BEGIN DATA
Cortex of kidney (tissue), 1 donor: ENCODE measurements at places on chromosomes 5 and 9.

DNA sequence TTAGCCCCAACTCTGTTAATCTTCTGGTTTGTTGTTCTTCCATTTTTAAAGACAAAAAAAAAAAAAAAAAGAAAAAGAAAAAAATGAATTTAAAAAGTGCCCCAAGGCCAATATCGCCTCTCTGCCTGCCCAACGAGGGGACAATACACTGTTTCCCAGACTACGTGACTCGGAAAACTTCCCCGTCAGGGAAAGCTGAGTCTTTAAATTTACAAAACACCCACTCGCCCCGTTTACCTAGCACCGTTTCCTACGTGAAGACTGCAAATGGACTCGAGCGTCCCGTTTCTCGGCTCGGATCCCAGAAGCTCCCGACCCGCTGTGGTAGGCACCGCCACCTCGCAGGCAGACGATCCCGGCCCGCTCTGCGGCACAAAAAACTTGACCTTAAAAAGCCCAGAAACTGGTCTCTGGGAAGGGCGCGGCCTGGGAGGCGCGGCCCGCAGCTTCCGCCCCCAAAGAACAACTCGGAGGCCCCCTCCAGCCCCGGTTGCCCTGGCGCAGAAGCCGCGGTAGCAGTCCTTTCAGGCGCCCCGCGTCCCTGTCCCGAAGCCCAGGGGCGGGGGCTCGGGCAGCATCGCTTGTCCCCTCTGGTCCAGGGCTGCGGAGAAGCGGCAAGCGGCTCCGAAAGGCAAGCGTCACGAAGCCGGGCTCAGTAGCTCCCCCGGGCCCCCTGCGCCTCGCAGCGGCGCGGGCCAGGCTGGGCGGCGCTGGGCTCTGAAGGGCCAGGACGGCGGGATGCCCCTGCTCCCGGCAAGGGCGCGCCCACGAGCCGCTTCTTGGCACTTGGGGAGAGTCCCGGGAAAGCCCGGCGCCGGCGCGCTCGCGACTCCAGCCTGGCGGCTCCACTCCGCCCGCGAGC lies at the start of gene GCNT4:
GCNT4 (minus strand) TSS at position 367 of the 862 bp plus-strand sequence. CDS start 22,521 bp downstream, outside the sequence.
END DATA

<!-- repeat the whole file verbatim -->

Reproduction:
Cortex of kidney (tissue), 1 donor: ENCODE measurements at places on chromosomes 5 and 9.

DNA sequence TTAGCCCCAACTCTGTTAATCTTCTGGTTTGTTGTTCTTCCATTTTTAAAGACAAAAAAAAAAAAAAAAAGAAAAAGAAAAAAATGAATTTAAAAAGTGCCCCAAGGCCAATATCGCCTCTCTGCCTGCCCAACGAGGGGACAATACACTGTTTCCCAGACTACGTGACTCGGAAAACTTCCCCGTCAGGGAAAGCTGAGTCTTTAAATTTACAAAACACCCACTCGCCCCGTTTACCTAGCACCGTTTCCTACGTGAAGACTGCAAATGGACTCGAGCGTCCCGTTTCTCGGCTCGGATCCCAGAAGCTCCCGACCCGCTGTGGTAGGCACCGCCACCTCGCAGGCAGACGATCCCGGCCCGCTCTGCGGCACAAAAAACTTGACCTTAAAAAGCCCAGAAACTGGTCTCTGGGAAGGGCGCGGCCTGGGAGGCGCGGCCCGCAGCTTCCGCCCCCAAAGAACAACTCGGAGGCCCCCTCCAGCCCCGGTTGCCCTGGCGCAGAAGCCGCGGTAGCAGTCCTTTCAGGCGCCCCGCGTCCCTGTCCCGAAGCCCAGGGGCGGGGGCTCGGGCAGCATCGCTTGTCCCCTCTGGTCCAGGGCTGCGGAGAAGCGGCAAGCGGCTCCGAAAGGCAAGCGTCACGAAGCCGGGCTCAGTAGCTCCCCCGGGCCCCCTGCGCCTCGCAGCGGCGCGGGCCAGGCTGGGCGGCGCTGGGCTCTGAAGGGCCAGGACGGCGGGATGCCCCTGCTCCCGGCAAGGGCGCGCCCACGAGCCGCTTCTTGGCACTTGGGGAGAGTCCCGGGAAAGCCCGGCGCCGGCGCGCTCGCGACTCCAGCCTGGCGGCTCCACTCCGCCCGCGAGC lies at the start of gene GCNT4:
GCNT4 (minus strand) TSS at position 367 of the 862 bp plus-strand sequence. CDS start 22,521 bp downstream, outside the sequence.